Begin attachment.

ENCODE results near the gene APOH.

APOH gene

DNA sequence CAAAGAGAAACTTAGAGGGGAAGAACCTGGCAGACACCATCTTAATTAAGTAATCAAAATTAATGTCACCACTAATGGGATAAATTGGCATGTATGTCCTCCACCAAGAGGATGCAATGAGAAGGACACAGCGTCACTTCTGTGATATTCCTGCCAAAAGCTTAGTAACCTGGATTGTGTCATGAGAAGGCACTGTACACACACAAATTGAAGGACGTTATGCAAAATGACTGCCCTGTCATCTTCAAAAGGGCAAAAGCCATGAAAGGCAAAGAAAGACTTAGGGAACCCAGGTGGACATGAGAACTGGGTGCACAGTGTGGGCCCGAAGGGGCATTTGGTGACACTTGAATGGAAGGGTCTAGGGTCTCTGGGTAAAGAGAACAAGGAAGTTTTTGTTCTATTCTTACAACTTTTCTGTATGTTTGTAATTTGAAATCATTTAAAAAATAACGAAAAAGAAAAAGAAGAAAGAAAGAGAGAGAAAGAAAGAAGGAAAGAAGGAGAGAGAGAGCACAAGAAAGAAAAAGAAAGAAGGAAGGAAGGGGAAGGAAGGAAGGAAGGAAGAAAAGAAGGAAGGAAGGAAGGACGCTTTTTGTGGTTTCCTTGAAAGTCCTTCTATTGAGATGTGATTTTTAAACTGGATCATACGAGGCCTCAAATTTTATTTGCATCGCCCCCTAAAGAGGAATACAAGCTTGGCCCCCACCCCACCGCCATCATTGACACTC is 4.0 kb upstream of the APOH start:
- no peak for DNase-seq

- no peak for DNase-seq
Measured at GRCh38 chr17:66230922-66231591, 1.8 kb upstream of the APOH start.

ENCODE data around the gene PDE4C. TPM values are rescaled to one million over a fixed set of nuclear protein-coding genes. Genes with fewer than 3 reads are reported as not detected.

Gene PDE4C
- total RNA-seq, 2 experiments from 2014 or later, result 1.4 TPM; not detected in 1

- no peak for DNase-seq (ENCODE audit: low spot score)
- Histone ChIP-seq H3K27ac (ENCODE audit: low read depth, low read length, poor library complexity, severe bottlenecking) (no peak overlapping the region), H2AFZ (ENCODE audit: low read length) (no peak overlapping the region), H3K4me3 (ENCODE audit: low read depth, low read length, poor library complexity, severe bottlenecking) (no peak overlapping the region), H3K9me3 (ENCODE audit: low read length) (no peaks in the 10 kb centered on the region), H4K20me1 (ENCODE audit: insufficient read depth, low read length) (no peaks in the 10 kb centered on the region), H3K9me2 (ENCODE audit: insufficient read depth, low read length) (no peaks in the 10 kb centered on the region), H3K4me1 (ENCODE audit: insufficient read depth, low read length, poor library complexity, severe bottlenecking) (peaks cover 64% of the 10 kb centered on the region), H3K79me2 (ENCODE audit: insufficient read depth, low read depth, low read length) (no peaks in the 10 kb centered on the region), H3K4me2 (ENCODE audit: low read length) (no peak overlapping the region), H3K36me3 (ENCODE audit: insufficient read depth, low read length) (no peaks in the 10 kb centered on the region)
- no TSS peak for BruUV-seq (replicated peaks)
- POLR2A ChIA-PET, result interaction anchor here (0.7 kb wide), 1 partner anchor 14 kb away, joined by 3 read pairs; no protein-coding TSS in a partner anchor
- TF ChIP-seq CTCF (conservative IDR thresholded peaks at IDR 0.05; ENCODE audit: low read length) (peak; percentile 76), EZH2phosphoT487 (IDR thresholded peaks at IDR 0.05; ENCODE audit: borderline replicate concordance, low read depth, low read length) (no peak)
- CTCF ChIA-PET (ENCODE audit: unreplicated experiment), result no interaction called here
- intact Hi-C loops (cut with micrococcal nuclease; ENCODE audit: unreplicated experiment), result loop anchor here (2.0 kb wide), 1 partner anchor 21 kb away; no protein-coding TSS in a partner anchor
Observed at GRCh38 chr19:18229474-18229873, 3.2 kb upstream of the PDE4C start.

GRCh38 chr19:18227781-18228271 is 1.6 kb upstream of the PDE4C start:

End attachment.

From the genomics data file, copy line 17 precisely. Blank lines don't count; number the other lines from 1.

Observed at GRCh38 chr19:18229474-18229873, 3.2 kb upstream of the PDE4C start.